- The Washington Times - Wednesday, December 9, 2020

Belarus’s pro-democracy movement will not subside until the longtime authoritarian leader, Alexander Lukashenko, is driven from office, the woman who says she beat him in the country’s recent presidential vote vowed this week.

“The Belarusian people will not stop until Lukashenko resigns,” Sviatlana Tsikhanouskaya, the opposition presidential candidate who fled the country days after the hotly disputed Aug. 9 election, told a Washington think tank this week.

“The protest mood is so strong that even the brutal beatings and the torture are not able to destroy them,” Ms. Tsikhanouskaya said at a virtual forum hosted by the Atlantic Council on Monday.

“There is no way back,” she said. “Lukashenko must go.”

Her comments come amid mounting speculation over the fate of Mr. Lukashenko’s hold on power, where clashes between protesters and security forces have carried on for months while the U.S., the European Union and nearby Russia vie for influence.

Hundreds of protesters were arrested recently in Minsk, where Mr. Lukashenko made headlines recently by saying he would be open to leaving the presidency he’s held for more than 26 years, but only after the country approves a new constitution.

Ms. Tsikhanouskaya, who ran for president against Mr. Lukashenko after her husband, Sergei Tikhanovsky, a popular opposition blogger, was jailed, said she believes Mr. Lukashenko is biding time in the hope the protest movement will die out.

“I don’t think that Lukashenko will step down voluntarily. This is a hypocritical statement on behalf of the man who consolidated authoritarian power back in the 1990s after he conducted an unconstitutional referendum,” she said Monday. “He practically gave himself unlimited powers. So by talking about the new constitution, Lukashenko intends to buy himself time to justify his staying in power.”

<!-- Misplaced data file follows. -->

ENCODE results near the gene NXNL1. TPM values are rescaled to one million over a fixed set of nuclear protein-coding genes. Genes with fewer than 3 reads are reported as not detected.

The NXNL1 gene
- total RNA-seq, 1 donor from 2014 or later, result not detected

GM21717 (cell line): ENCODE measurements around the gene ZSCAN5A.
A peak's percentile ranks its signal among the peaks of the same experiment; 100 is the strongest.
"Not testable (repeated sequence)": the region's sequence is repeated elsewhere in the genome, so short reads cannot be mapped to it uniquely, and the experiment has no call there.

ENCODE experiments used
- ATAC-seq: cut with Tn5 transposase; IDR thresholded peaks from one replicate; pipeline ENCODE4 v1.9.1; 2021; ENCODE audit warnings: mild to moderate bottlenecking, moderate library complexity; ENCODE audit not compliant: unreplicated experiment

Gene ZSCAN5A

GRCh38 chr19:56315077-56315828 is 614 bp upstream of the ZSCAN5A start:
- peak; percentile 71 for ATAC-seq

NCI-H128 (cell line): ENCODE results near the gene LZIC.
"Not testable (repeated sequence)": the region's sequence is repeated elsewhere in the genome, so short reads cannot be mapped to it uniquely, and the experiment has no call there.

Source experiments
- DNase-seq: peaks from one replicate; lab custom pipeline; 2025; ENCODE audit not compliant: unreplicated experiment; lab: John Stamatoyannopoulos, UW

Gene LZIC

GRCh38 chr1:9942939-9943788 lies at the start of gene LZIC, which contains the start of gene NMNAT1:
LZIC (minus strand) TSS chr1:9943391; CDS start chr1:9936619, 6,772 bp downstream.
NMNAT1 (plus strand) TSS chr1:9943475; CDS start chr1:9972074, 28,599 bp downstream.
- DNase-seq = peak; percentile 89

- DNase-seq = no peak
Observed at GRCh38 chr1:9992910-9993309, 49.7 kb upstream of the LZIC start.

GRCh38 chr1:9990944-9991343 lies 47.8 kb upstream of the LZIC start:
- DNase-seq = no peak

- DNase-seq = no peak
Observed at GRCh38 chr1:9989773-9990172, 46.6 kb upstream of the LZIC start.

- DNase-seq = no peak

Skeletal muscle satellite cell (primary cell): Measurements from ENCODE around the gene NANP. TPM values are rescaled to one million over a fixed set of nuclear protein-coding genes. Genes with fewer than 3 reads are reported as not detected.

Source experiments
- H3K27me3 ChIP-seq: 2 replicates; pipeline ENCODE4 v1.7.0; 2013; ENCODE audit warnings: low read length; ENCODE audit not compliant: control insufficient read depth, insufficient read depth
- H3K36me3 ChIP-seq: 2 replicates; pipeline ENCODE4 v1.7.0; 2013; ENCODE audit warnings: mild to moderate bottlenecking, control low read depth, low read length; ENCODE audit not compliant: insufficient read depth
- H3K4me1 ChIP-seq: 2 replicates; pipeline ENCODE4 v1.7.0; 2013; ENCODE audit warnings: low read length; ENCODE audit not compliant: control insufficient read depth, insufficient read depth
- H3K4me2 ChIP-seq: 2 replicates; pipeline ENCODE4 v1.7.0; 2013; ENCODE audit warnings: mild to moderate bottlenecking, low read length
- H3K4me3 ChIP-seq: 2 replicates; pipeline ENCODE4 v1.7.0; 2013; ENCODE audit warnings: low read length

“Historically, it has been quite a typical strategy for authoritarian leaders who are reluctant to give up on power,” she added. “There is no trust in Lukashenko’s promises about the constitution and new elections. All his promises are fake and the Belarusian people know this.”

“Belarusians are prepared to protest for as long as it is necessary,” Ms. Tsikhanouskaya said. “I’m sure that we will reach the main goal to conduct new presidential elections.”

While Deputy Secretary of State Stephen E. Biegun recently said the Lukashenko government “must release political prisoners, journalists, and all those unjustly detained,” Ms. Tsikhanouskaya said this week the U.S. should also “demand new and fair elections” be held in Belarus.

In her remarks Monday, the opposition leader endorsed a bill in the House of Representatives that would expand the president’s power to impost sanctions on the Lukashenko government and authorize aid to Belarus citizens fighting internet censorship or who have been forced to flee because of the political crackdown.

“Belarusians have been living under state terror for months,” she said. “The price they are paying for their peaceful fight is too high. We are asking the West to act fast.”

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